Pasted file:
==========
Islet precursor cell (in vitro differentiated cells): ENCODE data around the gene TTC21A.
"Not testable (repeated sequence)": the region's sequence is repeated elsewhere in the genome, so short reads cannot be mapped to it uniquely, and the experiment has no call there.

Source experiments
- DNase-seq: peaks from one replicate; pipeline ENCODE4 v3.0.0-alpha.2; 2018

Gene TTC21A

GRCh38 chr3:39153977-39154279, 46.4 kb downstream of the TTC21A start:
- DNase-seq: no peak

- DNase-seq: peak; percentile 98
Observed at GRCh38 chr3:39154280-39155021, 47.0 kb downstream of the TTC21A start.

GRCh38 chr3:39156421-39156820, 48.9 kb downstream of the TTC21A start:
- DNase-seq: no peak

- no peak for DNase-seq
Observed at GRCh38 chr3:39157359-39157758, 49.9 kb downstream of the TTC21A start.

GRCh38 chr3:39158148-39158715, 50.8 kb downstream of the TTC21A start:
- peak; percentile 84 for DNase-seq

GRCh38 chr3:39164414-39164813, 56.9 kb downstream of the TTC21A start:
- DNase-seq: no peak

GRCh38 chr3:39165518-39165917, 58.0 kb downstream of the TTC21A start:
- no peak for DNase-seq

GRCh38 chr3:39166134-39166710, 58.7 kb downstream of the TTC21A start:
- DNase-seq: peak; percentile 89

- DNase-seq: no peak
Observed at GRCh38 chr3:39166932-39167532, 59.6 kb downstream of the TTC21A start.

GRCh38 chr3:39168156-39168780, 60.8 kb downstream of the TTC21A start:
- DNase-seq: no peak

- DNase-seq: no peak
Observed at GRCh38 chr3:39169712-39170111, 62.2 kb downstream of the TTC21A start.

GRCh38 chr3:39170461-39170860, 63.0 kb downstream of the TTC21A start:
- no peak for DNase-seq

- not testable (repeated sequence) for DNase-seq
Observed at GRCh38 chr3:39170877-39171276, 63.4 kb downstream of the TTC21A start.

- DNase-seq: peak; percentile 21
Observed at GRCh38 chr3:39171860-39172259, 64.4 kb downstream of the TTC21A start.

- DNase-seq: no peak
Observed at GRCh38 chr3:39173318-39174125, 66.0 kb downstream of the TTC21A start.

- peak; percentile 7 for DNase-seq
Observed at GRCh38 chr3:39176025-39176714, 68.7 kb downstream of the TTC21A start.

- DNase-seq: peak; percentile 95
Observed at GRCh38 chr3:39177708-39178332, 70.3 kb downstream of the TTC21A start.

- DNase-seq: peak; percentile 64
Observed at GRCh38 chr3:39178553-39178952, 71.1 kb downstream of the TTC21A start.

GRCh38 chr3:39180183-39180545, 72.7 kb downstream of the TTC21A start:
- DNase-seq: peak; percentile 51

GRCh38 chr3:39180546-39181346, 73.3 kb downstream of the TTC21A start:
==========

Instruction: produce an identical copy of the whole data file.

Islet precursor cell (in vitro differentiated cells): ENCODE data around the gene TTC21A.
"Not testable (repeated sequence)": the region's sequence is repeated elsewhere in the genome, so short reads cannot be mapped to it uniquely, and the experiment has no call there.

Source experiments
- DNase-seq: peaks from one replicate; pipeline ENCODE4 v3.0.0-alpha.2; 2018

Gene TTC21A

GRCh38 chr3:39153977-39154279, 46.4 kb downstream of the TTC21A start:
- DNase-seq: no peak

- DNase-seq: peak; percentile 98
Observed at GRCh38 chr3:39154280-39155021, 47.0 kb downstream of the TTC21A start.

GRCh38 chr3:39156421-39156820, 48.9 kb downstream of the TTC21A start:
- DNase-seq: no peak

- no peak for DNase-seq
Observed at GRCh38 chr3:39157359-39157758, 49.9 kb downstream of the TTC21A start.

GRCh38 chr3:39158148-39158715, 50.8 kb downstream of the TTC21A start:
- peak; percentile 84 for DNase-seq

GRCh38 chr3:39164414-39164813, 56.9 kb downstream of the TTC21A start:
- DNase-seq: no peak

GRCh38 chr3:39165518-39165917, 58.0 kb downstream of the TTC21A start:
- no peak for DNase-seq

GRCh38 chr3:39166134-39166710, 58.7 kb downstream of the TTC21A start:
- DNase-seq: peak; percentile 89

- DNase-seq: no peak
Observed at GRCh38 chr3:39166932-39167532, 59.6 kb downstream of the TTC21A start.

GRCh38 chr3:39168156-39168780, 60.8 kb downstream of the TTC21A start:
- DNase-seq: no peak

- DNase-seq: no peak
Observed at GRCh38 chr3:39169712-39170111, 62.2 kb downstream of the TTC21A start.

GRCh38 chr3:39170461-39170860, 63.0 kb downstream of the TTC21A start:
- no peak for DNase-seq

- not testable (repeated sequence) for DNase-seq
Observed at GRCh38 chr3:39170877-39171276, 63.4 kb downstream of the TTC21A start.

- DNase-seq: peak; percentile 21
Observed at GRCh38 chr3:39171860-39172259, 64.4 kb downstream of the TTC21A start.

- DNase-seq: no peak
Observed at GRCh38 chr3:39173318-39174125, 66.0 kb downstream of the TTC21A start.

- peak; percentile 7 for DNase-seq
Observed at GRCh38 chr3:39176025-39176714, 68.7 kb downstream of the TTC21A start.

- DNase-seq: peak; percentile 95
Observed at GRCh38 chr3:39177708-39178332, 70.3 kb downstream of the TTC21A start.

- DNase-seq: peak; percentile 64
Observed at GRCh38 chr3:39178553-39178952, 71.1 kb downstream of the TTC21A start.

GRCh38 chr3:39180183-39180545, 72.7 kb downstream of the TTC21A start:
- DNase-seq: peak; percentile 51

GRCh38 chr3:39180546-39181346, 73.3 kb downstream of the TTC21A start: